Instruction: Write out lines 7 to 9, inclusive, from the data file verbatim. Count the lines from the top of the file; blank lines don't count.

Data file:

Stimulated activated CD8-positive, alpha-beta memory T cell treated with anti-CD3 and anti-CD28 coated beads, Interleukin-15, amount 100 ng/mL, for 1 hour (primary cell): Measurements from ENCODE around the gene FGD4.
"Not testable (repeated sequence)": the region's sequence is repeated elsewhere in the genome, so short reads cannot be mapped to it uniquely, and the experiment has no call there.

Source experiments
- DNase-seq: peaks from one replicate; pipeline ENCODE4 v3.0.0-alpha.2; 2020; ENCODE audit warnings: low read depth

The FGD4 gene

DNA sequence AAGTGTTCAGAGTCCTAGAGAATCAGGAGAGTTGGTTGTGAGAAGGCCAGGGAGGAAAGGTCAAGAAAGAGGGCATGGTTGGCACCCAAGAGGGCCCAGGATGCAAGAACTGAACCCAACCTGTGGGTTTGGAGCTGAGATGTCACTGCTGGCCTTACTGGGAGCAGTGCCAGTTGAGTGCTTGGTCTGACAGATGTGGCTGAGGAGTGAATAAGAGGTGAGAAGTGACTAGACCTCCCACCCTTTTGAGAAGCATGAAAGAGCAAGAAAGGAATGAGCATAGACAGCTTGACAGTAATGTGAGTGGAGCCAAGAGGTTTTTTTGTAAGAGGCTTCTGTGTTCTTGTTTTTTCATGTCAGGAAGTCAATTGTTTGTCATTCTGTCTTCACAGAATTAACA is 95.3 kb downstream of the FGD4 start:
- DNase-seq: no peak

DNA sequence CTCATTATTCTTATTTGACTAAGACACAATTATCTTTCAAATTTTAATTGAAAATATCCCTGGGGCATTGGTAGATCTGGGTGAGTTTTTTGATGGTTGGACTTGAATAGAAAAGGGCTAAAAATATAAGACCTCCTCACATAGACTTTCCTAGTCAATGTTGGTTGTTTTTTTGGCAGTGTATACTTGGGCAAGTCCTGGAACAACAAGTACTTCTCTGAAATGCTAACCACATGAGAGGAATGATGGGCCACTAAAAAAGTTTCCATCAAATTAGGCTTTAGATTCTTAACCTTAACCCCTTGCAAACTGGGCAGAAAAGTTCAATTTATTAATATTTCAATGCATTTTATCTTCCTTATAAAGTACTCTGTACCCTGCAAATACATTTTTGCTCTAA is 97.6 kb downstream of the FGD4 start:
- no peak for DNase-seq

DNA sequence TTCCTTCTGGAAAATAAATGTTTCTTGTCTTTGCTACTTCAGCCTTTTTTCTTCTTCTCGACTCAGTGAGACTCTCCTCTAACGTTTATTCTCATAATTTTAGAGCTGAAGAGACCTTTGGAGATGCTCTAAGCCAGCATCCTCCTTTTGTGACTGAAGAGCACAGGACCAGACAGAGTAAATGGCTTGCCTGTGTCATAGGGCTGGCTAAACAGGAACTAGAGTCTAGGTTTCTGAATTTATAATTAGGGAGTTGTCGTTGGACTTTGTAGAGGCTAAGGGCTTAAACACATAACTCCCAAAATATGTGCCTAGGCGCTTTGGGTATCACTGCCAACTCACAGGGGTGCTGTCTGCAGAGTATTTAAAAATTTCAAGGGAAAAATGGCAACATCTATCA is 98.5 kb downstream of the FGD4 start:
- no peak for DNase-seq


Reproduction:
- DNase-seq: no peak

DNA sequence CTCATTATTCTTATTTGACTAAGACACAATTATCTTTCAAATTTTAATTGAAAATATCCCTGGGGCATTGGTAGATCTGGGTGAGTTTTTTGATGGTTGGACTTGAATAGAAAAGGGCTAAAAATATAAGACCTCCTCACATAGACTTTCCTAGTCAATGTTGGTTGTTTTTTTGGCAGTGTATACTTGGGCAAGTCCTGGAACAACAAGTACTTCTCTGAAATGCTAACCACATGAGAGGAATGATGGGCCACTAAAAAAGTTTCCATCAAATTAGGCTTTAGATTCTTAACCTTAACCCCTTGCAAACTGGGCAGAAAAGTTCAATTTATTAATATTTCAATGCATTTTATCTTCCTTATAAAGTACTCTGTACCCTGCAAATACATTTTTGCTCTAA is 97.6 kb downstream of the FGD4 start:
- no peak for DNase-seq